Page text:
All clear now: we get Dudley at the NY Fed. Another GS alumni and another architect of the failed programs heretofore. Totally unbelievable that this is what we get. Circling the drain.

  5. Anonymous

    Has anyone done an analysis of the net profits of the financial industry over the past 10 years? I bet they are on par with the airline industry by now.

  6. Boomka

    Well to be fair the reason people on wall street expect bonuses is because their base salaries are much smaller than in comparable positions in other industries.

    For example, in the investment bank I work in, a lot of very talented programmers receive base salaries of 95-115k. Now compare that to firms like Google and Apple, where a decent software engineer makes (reportedly) over 200k a year.

  7. fresno dan

    Anonymous at 11;13am
    Being old, and reading way too many blogs to remember anything accurately, there was an analysis done of the investment banks that show that they lost all the money they made since ?1990? – ?1980? and than some.

  8. Bill

    Hey Boomka,

    That engineer at Google or Apple creates something of value and is worth that much. The banker is leech on society, and have been exposed for the thieves that they are. 100k a year is enough for the bankers when they have caused the financial and possibly political meltdown of the USA. Bonuses you must be kidding. Screw um.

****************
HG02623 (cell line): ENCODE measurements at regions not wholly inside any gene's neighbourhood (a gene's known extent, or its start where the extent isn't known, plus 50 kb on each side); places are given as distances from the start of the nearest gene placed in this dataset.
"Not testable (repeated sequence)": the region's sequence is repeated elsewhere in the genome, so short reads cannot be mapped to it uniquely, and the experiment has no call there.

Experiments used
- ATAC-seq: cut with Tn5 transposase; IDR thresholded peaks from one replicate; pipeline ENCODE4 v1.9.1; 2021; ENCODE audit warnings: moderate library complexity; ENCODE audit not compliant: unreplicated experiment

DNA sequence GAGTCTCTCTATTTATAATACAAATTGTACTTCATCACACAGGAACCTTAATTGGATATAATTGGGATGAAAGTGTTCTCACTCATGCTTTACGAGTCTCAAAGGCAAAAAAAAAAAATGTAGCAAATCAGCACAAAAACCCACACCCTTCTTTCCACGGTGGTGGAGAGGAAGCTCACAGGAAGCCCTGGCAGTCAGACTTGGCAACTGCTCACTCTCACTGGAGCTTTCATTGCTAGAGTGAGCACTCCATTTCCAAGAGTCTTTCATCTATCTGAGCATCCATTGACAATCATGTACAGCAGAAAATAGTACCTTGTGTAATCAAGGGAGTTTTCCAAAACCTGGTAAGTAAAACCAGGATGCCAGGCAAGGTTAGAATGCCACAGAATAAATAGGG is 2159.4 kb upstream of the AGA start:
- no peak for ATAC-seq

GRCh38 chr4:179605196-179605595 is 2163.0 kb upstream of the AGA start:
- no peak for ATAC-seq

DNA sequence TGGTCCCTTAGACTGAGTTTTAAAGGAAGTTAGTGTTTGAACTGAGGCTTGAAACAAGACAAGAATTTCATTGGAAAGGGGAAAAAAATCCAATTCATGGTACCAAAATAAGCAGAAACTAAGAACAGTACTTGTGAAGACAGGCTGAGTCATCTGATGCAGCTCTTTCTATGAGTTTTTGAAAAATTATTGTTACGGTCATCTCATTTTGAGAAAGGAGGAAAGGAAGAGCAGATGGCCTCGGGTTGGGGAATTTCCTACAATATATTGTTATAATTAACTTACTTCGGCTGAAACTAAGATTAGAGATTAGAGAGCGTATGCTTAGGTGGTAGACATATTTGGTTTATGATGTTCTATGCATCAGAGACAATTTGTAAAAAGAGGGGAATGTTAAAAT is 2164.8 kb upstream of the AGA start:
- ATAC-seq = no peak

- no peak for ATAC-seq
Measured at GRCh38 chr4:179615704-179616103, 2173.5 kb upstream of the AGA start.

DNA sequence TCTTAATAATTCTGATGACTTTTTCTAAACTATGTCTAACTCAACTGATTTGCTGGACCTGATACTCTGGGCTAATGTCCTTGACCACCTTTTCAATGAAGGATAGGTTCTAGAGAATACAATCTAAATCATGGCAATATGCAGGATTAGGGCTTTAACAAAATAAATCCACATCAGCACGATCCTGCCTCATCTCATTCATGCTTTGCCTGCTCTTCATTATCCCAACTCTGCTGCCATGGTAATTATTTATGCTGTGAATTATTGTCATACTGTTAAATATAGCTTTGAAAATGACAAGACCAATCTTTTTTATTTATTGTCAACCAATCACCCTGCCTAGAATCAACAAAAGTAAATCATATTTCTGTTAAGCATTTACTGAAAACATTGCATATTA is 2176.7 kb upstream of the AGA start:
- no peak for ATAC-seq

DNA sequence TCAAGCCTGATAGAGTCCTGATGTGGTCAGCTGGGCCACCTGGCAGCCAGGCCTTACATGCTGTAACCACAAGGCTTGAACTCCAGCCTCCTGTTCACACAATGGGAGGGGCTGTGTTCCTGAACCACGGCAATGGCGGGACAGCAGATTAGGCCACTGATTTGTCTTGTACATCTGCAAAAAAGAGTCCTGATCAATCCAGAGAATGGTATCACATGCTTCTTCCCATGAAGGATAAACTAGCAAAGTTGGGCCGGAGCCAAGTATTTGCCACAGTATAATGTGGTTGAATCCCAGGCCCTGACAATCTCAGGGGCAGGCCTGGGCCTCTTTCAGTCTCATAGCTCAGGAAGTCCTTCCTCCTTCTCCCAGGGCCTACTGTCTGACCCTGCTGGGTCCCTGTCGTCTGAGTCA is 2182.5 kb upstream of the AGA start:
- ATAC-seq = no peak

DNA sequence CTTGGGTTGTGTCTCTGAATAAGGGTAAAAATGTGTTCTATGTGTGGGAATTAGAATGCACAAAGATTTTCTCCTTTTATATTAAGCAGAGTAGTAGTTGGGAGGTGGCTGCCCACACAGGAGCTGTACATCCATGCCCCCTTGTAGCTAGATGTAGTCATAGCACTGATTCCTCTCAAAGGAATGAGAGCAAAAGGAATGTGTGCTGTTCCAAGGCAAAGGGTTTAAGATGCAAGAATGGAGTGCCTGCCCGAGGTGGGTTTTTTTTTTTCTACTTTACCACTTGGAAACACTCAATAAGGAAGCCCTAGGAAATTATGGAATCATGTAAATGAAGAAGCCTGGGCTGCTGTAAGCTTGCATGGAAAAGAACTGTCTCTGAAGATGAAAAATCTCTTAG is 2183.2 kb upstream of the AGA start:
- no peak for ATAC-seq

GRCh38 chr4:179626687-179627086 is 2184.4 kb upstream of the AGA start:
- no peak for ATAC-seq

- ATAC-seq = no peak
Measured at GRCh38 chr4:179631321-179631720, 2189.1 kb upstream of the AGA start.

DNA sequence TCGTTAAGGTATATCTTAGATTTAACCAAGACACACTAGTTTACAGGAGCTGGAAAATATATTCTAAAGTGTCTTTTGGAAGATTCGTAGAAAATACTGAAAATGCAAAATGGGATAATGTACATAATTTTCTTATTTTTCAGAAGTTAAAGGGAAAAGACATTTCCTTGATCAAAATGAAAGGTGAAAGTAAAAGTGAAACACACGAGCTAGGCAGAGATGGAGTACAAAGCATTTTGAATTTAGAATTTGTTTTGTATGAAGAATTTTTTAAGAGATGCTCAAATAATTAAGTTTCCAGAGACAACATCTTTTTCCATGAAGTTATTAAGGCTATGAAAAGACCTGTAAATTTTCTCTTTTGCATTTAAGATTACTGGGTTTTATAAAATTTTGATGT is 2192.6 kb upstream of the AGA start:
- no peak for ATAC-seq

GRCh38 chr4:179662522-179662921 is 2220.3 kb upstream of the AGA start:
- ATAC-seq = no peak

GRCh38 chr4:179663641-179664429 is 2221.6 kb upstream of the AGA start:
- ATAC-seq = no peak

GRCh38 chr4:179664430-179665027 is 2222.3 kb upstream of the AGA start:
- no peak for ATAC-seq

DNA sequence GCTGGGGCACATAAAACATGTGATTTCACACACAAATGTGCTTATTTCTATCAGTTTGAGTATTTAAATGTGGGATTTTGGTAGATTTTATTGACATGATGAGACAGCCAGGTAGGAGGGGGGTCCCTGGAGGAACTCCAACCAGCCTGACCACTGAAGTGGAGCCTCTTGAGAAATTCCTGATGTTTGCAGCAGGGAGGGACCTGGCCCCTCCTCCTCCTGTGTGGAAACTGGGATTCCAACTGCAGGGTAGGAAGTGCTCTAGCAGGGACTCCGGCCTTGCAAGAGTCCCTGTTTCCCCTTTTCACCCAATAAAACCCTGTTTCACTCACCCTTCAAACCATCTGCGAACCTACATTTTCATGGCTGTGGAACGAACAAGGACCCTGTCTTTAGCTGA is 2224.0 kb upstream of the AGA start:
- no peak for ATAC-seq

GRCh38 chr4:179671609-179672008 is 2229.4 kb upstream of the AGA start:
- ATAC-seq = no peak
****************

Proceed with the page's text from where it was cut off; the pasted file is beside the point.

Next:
9. Anonymous

    On low base salaries on Wall Street for support staff:

    If they really think they can make more at Google, why do they not go to Google???? Talk is cheap.

    Like everybody says: In any other industry, whether the wages are high or low compared to other industries, if the company loses money, there will be scant to no bonuses at all.

    This is not even touching upon the fact that if these companies had not been bailed out, there would have been no bonuses at all, they would have gone broke, meaning that all these entitlement crybabies would have lost their job, thier benefits and their pensions.

    Main Steet is losing all of this while propping up Wall Street!!!

    Let’s stop this nonsesne once and for all and nationalize all insolvent banks.

  10. Anonymous

    “Well to be fair the reason people on wall street expect bonuses is because their base salaries are much smaller than in comparable positions in other industries.”

    Well to be fair, they’re pretty stupid and naive to be sold that bag of goods by their management. If you expect $100k and your base is $60k, you’re not allowed to complain if you get $70k.

  11. Anonymous

    Support staff shupport staff… whatever. You win and lose as a team. If the team puts up bad numbers for whatever reason, no bonus. You can ferret out the reason in the off season then come back an try again.

    All this bullcrap about “oh, it wasn’t my fault, my decisions didn’t matter so that bonus is mine whether we win or lose” is just that – bullcrap.

    The *organizations* melted down trillions of dollars of shareholder wealth in a span of a year and half, then insists on getting the *taxpayers* to bail them out and keep their bonus structures in place? Hell no.